clock menu more-arrow no yes mobile

Filed under:

Jayson Tatum is a franchise altering talent for the Celtics

The Celtics have a very special player in Jayson Tatum. He’s already special and he’s still just 19 years old.

NBA London Game 2018 - All Access Photo by Brian Babineau/NBAE via Getty Images

If you were to design a modern NBA player from the ground up, what would he look like? Chances are he’d be “long,” but still strong. Athletic, but with great body control. A difference maker on both ends of the court. Smart enough to make the “right” play but clutch enough to step into big moments. Oh, and he’d have to be a knockdown three point shooter.

In short, he’d probably look something like Jayson Tatum.

Before we go any further, I have to emphasize that we’re talking about a 19-year-old kid here. Rookies of any age don’t come into the league with the poise that Tatum has shown thus far. Most have big league talent and can show hints of potential in short bursts, but very, very look as comfortable as Jayson does already.

Which begs the question: If this is how he looks as a rookie, just how much better can he get? Getting to an All-Star level doesn’t seem that far off. Can he become a franchise guy? An MVP candidate? An NBA champion? How bold dare we dream?

The pragmatist in me wants to pump the breaks, let the kid be a kid, and not put too much pressure on his teenage shoulders. The fan in me wants to clear a space in the rafters for him. I guess we’ll have to wait and see and hope and pray and try ever so hard to simply enjoy the ride as we go.

Think of it this way: at the start of the season, the rumblings were that the Celtics would be keeping an eye on the Anthony Davis situation in New Orleans. The Pelicans aren’t motivated to deal their star any time soon, but it isn’t hard to see a path to them needing to in a year or two. The thinking early this season was that a package to get Davis would need to include multiple picks, salary filler, and one or both of Jaylen Brown and Jayson Tatum. That already seems steep. I predict that by the time the Pelicans are ready and willing to trade Anthony Davis, Jayson Tatum will already be too valuable to include in any deal, regardless of the other pieces involved.

He has that kind of potential. Obviously he’s not there yet and a (Larry) Bird in hand is worth two (with high potential) in the Garden. But Tatum is not that far off.

What are his weaknesses? Can you name any? Whatever limitations you could have pointed to have been addressed in his warp-speed development. We all knew he could make shots, but could he extend his range to 3 point territory? Well, yeah, I think that’s taken care of (he’s currently 2nd in the league in 3pt%).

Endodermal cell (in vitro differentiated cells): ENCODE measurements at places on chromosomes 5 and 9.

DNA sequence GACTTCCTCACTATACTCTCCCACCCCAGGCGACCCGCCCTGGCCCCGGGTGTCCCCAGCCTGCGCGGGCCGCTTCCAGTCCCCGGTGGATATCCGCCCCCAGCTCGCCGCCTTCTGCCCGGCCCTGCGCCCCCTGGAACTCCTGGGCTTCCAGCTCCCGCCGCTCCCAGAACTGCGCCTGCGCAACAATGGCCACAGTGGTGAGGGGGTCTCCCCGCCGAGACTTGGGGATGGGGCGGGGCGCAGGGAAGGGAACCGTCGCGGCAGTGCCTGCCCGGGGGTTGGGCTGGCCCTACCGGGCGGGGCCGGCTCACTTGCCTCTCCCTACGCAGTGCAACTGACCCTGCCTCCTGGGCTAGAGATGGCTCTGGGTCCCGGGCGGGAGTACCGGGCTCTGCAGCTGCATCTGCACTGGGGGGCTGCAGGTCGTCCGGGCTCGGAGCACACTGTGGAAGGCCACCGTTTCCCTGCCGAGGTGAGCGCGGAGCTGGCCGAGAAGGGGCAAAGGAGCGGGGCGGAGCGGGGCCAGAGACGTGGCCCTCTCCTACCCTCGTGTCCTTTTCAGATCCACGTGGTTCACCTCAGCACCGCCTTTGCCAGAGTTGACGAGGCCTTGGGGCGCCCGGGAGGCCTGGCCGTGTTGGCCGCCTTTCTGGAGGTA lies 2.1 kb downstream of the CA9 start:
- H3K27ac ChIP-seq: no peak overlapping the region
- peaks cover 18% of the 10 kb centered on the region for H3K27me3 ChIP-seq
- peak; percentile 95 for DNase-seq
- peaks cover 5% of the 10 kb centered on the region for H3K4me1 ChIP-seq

Sometimes he’s been a little too intent to make the “right” play and deferring to his teammates instead of aggressively looking for his own shots. Well, now he’s breaking down guys off the dribble and dunking ferociously on people. He also happens to be the 2nd highest scorer in the 4th quarter (behind only Kyrie).

You can’t always assume that a player’s numbers are going to increase when he gets more touches, but Jayson is already so efficient that it isn’t hard to imagine him averaging well over 20 a game for years to come.

It is very hard not to get super excited about this kid’s future. He’s a walking embodiment of everything we hoped the Nets picks would turn into. With that many picks from that struggling franchise, all you wanted was to hit on at least one of them. The Celtics won the lottery, doubled down on assets by trading it for the 3rd and a future pick, and got the best guy (thus far) in the draft plus another potentially high pick in the process. Oh and by the way, they got Jaylen Brown and Kyrie Irving (and James Young I guess) in the process.

The point has been made time and time again. Stars run this league, superstars win championships. We needed a superstar (multiple if possible). Kyrie has already won one with LeBron and he’ll be looking to win one with the Celtics. It isn’t hard to see a scenario where Irving, Gordon Hayward, Al Horford, Jaylen Brown, and Jayson Tatum become the core of a championship squad. I’ll go a step further and say that I can see a future where Tatum is the best of that group.

Too much? Too soon? Am I getting carried away? Perhaps. Ok, probably. I just know that he’s already better than anyone expected him to be and I’m willing to leave open the possibility that he’ll be something very special for the Celtics for many years to come.